Okay, now that we’ve gotten them to sit long enough to eat, how do we get them to eat? We have to have clear, consistent rules for any behavioral change to occur. Here is a play by play.
1. If you eat what I’ve put in front of you, you may have a special treat after dinner (cookie, ice cream, etc.).
2. If you do not eat what I’ve put in front of you, there will be no separate meal, you may have a piece of cheese, whole grain crackers, fresh fruit and fresh veggies. Here is the catch: NO special treat. (You must make “special” treat, “special”. If they are eating sugary snacks all day, they won’t care about the special treat. They WILL work for the cookie and eat what is on their plate if they are not eating sugar during the day.)
3. You must try everything on your plate. You don’t have to eat it, but you must try it. This doesn’t mean you get a special treat for trying your dinner- you must eat your entire dinner to get special treat. (Remember: they don’t have to eat it, but they must try it.)
4. If you do not try it, you will sit in time out for two minutes and the time outs get longer from there. (Every time you invite them back to the table you will ask them if they are ready to try their meal. If they are 4 and up, they can go to to their room until they are ready to try the meal (sitting on their bed, no playing or television-if you have television in their room).
5. If they are not willing to try the meal after above punishments, you will get a cheese stick, fruit and cracker meal.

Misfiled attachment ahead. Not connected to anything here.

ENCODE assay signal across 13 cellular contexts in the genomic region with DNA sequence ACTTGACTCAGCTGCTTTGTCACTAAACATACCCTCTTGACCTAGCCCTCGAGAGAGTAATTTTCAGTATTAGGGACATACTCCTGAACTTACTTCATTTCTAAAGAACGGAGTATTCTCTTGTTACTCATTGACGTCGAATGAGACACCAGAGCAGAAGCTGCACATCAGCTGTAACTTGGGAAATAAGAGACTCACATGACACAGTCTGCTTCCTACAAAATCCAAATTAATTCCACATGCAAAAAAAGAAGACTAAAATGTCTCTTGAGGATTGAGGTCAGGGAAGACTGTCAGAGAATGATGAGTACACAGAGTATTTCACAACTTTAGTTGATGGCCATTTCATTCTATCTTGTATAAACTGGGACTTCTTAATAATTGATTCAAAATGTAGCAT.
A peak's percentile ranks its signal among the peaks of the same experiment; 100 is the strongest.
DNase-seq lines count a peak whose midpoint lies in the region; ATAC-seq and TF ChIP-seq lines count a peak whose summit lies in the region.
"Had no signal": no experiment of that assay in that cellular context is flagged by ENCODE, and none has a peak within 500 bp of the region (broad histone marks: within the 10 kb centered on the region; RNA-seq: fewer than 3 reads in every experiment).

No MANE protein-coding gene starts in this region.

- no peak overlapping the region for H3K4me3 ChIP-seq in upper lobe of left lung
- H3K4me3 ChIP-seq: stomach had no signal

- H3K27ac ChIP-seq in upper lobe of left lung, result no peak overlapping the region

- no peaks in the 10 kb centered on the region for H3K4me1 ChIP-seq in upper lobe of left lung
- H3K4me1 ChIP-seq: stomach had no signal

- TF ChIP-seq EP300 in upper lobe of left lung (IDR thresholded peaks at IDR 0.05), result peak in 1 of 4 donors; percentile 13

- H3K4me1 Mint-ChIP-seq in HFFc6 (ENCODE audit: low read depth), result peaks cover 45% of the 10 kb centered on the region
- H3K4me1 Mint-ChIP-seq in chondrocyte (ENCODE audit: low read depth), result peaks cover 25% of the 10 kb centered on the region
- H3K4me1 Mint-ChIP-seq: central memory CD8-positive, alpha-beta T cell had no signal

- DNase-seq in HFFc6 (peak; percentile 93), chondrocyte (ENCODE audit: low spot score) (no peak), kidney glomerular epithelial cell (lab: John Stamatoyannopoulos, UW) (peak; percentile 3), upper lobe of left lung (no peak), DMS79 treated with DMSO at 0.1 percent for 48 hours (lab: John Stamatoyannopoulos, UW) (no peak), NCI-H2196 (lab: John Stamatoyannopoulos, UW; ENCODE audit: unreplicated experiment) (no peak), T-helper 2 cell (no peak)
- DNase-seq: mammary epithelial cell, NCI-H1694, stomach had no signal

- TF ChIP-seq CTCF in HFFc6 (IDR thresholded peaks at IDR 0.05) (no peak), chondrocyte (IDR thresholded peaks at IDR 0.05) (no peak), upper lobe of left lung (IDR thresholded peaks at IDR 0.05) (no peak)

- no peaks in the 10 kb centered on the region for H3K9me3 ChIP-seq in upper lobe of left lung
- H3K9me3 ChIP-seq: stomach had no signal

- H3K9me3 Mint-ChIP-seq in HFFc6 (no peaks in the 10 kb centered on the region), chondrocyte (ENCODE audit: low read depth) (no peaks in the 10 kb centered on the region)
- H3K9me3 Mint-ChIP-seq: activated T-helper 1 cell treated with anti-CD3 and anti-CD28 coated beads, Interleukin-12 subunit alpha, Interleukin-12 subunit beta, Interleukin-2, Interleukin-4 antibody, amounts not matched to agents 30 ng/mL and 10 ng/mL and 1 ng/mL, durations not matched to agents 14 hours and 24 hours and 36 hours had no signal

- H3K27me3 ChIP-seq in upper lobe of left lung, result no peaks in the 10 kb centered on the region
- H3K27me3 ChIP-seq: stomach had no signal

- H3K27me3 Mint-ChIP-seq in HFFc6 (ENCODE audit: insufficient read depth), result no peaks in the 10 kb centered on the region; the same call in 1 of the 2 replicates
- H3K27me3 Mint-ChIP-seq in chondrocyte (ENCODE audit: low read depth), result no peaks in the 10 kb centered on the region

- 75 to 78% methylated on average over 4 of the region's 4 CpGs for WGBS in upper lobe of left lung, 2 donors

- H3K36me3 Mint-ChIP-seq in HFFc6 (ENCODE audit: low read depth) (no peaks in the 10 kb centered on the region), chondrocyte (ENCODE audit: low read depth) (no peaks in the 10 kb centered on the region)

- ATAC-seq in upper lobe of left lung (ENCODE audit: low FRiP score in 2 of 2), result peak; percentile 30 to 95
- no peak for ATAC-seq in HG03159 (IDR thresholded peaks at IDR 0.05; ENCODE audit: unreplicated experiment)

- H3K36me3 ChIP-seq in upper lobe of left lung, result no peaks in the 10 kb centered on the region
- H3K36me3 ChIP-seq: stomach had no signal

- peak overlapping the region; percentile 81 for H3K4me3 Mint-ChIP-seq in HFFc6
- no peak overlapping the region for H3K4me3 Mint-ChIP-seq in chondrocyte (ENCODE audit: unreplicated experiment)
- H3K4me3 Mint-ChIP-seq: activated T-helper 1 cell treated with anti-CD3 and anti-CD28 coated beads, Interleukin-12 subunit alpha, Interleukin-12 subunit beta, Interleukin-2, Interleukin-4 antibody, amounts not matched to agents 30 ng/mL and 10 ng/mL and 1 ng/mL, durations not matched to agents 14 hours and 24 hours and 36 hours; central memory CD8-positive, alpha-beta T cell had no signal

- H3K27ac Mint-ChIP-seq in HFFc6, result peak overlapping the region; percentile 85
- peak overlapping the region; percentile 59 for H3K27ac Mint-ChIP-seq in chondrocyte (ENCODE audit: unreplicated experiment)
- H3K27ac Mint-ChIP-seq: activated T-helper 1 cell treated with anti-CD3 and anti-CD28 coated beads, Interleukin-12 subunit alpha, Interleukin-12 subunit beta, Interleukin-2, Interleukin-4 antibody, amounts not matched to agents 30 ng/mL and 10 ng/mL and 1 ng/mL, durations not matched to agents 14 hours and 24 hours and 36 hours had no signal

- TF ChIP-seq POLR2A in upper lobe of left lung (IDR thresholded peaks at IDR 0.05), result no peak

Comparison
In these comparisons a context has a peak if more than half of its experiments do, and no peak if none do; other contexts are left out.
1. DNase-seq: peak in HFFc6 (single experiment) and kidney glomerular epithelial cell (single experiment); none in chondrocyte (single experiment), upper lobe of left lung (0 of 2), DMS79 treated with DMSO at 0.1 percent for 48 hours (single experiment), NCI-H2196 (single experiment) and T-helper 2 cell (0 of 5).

6. If they try the meal but decide they don’t like it, they get cheese stick, fruit and cracker meal without “special treat”.
7. If you come to the table and say “Yuck, that looks gross, is gross, could be gross” or the famous, “I don’t like that”, before a crumb has even touched your lip, that is grounds for an automatic time-out. (When they are invited to come back to the table you must remind them that it is rude to make comments about food that someone else has prepared for them. Food is a blessing.
Do not over pile your child’s plate. A good rule of thumb is one tablespoon of each side dish per year of the child’s age. If they want more, they can always ask for more.
Again, keep in mind that this method takes a long time before things will run smoothly. Studies show that children do not develop a palate for certain foods until at least ten tries.
Also, keep in mind all the benefits down the road, number one: healthy children, number two: one meal, number three: the ability to take your children anywhere and they will eat what is put in front of them.
Do not give in. Do not end up giving them special treat for eating cheese, crackers and fruit. Remember; let them work for the cookie.
We must have endurance. We must also recognize (when you have already established great ground rules) when bending is appropriate. For example: If kids don’t like peppers and the meal is stuffed peppers. Serve just the meat mixture with the whole grain rice smothered in tomato sauce. If they try the pepper, let them slide, and they get special treat. When we are flexible, our children are more willing to accept the consequences when they come their way.